A quick note about the next 4 books: These are part of a series called ‘Cedar Cove’ and the reason I started reading them was simply because after watching the television series based on the books, I couldn’t wait to see what ended up happening with all the characters. I skipped reading the first two books of the series, picking up right where the TV show left off. Normally, I don’t read books like these but they were a nice respite from all the other heavy reading I’ve been doing lately. Instead of writing separately about each book, here’s a link to an explanation of the series if you’re interested.

{Easy-to-read romance novels, part of a series of 12 books}
74 Seaside Avenue – Debbie Macomber
8 Sandpiper Way – Debbie Macomber
92 Pacific Boulevard – Debbie Macomber
1022 Evergreen Place – Debbie Macomber
1105 Yakima Street – Debbie Macomber

The Goldfinch – Donna Tartt
The basic premise of this book is choosing to do what is right versus what is wrong. However, the story begins with a preteen boy and his mother (who by the end of the book is an adult in his late-twenties) who happen to be visiting a museum when a bomb goes off inside. Without giving away spoilers in case anyone wants to read it, his life after that museum event goes through of series of very dark, disturbing moments. It’s not just moments, but rather his entire life. The main thing that bothered me about this book was all the detailed descriptions of drug & alcohol use, among other things. Obviously, this either bothers people or it doesn’t but I didn’t think it was necessary in order to tell the story, which is supposed to be about the famous painting of the goldfinch. The book starts out innocently enough but it gets dark, pretty quickly after the boy moves to Vegas with his father. There are a few moments of light, but for the most part it’s just a never-ending narrative about how he chose (I believe doing drugs is a choice one makes) to make a big mess of his life, with no regard for anyone around him because he became obsessed with this painting, The Goldfinch. Usually, I wouldn’t finish a book like this (gosh, it was heavy and dark…have I already mentioned that?) but for some reason I kept thinking that it would turn around. In a moment of generosity, I gave this book 2 stars.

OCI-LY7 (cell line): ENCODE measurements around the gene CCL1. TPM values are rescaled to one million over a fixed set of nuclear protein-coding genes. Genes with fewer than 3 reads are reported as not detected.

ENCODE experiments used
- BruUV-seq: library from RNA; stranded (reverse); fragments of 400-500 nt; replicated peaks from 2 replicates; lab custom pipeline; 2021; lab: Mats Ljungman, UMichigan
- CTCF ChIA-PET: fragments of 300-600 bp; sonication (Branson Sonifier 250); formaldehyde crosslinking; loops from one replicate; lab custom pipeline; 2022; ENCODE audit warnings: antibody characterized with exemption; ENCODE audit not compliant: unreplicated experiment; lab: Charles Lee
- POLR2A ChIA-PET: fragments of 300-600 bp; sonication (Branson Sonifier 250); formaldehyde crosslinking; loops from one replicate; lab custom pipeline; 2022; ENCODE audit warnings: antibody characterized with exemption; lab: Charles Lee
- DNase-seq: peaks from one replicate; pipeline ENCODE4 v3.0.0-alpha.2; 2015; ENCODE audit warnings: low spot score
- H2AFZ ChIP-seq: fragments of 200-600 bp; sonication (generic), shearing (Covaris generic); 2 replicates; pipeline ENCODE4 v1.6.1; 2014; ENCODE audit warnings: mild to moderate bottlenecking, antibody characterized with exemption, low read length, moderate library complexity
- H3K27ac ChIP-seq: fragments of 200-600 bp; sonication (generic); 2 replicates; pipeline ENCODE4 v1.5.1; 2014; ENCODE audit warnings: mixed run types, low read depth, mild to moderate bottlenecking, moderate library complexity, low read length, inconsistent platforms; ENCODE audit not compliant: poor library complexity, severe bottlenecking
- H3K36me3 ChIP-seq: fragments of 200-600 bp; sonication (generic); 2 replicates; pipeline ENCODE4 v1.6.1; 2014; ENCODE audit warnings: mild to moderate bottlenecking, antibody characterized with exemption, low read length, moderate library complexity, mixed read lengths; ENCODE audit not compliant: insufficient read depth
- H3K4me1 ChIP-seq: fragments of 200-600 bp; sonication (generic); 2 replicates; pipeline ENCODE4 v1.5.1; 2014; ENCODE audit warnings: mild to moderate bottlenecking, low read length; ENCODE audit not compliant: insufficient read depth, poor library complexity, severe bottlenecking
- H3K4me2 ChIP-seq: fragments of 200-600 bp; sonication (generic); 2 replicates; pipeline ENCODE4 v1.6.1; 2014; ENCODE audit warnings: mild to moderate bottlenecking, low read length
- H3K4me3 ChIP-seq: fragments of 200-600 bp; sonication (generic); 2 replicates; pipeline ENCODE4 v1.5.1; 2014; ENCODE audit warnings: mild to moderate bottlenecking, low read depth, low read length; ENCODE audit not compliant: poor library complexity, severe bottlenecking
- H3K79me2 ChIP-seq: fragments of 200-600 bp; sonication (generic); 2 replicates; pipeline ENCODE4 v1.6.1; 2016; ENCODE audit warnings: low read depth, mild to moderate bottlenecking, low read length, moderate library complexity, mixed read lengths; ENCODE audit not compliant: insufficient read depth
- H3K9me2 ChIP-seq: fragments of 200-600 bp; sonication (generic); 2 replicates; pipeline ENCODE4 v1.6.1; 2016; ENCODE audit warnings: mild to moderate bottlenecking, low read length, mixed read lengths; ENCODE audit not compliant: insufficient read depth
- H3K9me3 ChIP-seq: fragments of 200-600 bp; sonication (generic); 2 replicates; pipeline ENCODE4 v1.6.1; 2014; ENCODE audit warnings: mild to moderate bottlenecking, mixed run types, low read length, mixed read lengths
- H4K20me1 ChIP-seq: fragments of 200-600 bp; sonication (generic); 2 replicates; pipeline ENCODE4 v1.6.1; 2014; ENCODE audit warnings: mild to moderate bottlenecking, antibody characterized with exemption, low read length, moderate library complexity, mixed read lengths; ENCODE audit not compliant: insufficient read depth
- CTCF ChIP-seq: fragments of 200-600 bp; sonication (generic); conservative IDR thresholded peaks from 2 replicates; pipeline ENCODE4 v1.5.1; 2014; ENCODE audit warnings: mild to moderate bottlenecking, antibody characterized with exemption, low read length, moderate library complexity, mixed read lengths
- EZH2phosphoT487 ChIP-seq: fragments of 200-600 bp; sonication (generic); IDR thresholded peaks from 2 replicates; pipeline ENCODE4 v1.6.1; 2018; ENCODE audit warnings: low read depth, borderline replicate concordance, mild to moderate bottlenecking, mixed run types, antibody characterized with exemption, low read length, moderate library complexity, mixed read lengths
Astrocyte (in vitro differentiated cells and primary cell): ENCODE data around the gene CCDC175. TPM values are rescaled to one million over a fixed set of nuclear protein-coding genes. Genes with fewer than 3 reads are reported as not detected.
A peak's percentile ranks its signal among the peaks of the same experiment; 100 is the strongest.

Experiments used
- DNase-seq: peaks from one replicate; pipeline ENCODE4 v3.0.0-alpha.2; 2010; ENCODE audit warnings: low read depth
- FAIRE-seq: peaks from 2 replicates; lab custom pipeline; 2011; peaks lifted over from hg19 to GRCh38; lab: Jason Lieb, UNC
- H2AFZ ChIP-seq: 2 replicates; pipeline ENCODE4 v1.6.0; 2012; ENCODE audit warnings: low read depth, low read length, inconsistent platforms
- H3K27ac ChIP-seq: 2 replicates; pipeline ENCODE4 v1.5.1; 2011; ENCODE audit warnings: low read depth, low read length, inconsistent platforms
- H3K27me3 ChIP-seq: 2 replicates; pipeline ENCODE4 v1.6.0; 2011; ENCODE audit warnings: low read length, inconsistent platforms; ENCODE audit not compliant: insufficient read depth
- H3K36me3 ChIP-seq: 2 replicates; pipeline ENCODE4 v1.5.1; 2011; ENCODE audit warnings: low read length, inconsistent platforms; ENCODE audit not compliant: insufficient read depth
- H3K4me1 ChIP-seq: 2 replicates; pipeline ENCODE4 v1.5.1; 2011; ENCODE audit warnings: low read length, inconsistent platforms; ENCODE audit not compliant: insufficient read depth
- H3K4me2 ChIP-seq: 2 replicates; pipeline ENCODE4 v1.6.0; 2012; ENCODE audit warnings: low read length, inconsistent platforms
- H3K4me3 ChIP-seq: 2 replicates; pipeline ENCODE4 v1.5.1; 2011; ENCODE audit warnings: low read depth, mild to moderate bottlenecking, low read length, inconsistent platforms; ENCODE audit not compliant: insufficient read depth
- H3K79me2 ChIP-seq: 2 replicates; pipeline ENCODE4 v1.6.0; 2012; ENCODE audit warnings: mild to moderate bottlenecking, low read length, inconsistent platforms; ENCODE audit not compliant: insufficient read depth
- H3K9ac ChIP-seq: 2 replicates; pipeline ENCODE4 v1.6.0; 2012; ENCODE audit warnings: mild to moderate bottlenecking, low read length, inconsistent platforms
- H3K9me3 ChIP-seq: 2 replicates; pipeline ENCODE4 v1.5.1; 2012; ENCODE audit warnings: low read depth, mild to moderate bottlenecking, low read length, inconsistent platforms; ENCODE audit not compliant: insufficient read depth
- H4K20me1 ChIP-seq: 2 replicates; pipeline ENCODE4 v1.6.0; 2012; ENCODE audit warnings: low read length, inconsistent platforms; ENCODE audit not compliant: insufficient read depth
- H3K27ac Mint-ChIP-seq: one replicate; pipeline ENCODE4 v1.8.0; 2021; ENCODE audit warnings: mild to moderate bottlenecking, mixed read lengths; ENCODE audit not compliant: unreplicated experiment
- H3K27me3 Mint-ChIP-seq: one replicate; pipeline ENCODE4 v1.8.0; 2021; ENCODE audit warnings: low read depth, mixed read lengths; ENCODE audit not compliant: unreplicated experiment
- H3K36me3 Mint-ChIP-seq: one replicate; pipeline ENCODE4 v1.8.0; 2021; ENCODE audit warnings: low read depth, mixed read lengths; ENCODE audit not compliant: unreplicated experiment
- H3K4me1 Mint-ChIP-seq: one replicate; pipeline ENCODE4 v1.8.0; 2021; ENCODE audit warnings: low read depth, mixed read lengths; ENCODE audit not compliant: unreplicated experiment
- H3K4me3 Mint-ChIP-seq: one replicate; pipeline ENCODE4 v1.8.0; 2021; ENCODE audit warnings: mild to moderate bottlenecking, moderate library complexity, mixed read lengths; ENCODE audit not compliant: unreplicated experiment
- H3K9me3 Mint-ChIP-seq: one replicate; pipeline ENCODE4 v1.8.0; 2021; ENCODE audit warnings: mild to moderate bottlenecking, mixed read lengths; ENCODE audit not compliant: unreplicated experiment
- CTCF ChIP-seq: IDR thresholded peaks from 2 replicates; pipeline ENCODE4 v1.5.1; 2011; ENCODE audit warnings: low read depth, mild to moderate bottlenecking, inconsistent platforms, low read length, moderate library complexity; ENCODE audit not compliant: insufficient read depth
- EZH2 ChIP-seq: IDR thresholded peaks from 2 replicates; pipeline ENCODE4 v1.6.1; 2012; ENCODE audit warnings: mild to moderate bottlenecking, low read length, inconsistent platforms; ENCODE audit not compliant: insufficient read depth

Current and upcoming reading: Boundaries, 1225 Christmas Tree Lane, Bread & Wine, The Last Letter From your Lover, I Shall Be Near to You

Like I mentioned last time, I’m curious to tally up my books and see how many books I actually read in 2014. Some days, it seems like I’ve read a ton of books but in reality I’m sure it’s less than I think. My random guess from last time was 27 books but I have a feeling that number is too low. Next time I post another reading update, it’ll most likely be the final one of the year so we’ll get to see that number.

Have you been reading anything fun lately? I love hearing your recommendations!

Apple Pear Crisp

Oh, this crisp! Y’all. It has taken some serious restraint to not make this dessert more than once a week. But then again, that’s not such a prudent idea even if I am excited to be back in the kitchen at last! Well, as long as it doesn’t involve vegetables which makes me a little sad, believe it or not.

It took me a few tries to get just the right ratio for this crisp, even though it’s adapted from another recipe because well, I’m picky about my crisps. See, a crisp in my book has to have plenty of topping. Obviously, right? The best part is that buttery, crunchy top layer. Since there’s plenty of fruit underneath, it’s practically a health food. That’s what I tell myself, after helping myself to another serving.

Did you know that crisps are also the perfect dessert for entertaining? They are super easy to make and you don’t even have make it look pretty. Plus, it makes the whole house smell like FALL which is obviously an added bonus (better than a scented candle!) and will score you hostess points.

Grab some apples at the farmer’s market, since they’re in season now pretty much all over the country. I used Pink Crisps and Gala apples, but if you like a more tart flavor feel free to use Granny Smith apples. Honestly, I was a bit worried the apples would be too sweet but it ended up being just fine. The pears are best used in this crisp when they’re just on the firm side rather than being too ripe. Bartlett or even Bosc pears work beautifully.

Apple Pear Crisp

  • Servings: 4-6
  • Time: 1 hour
  • Difficulty: Easy
  • Print
adapted from here

1/3 C light brown sugar
1/3 C all purpose flour
3/4 C old fashioned oats
1/2 tsp pumpkin pie spice
1/2 tsp coarse sea salt
10 T cold butter

4 C apples (about 2 larger sized, Pink Crisps or Gala work well)
2 C pears (about 2 medium sized, Bartlett or Bosc)
Juice of 1/2 a lemon
2 T all purpose flour
1 tsp pumpkin pie spice
1/2 tsp ground cinnamon
1/2 C light brown sugar
1/2 tsp coarse sea salt
1 tsp vanilla extract

1. Preheat oven to 350°F.
2. Prepare oatmeal topping. In a medium bowl combine brown sugar, flour, oatmeal, pumpkin pie spice and salt. Using a pastry cutter, cut in butter until only small pieces remain. A great option if you don’t have a pastry cutter is using the food processor. Simply pulse all the ingredients together until everything is just combined. Set aside.
3. Cut apples and pears into 1-inch cubes or however you desire. If you don’t like the peel, go ahead and peel them first before cutting. Toss with lemon juice to prevent browning while continuing to work.
4. In a medium bowl, combine remaining flour, pumpkin pie spice, cinnamon, brown sugar, salt and vanilla. Add to apples and pears, tossing to coat.
5. Transfer to an 8×8 square baking dish. Bake for 45 minutes or until fruit is tender and oatmeal topping is crisp.


So much buttery goodness, right there. Yum.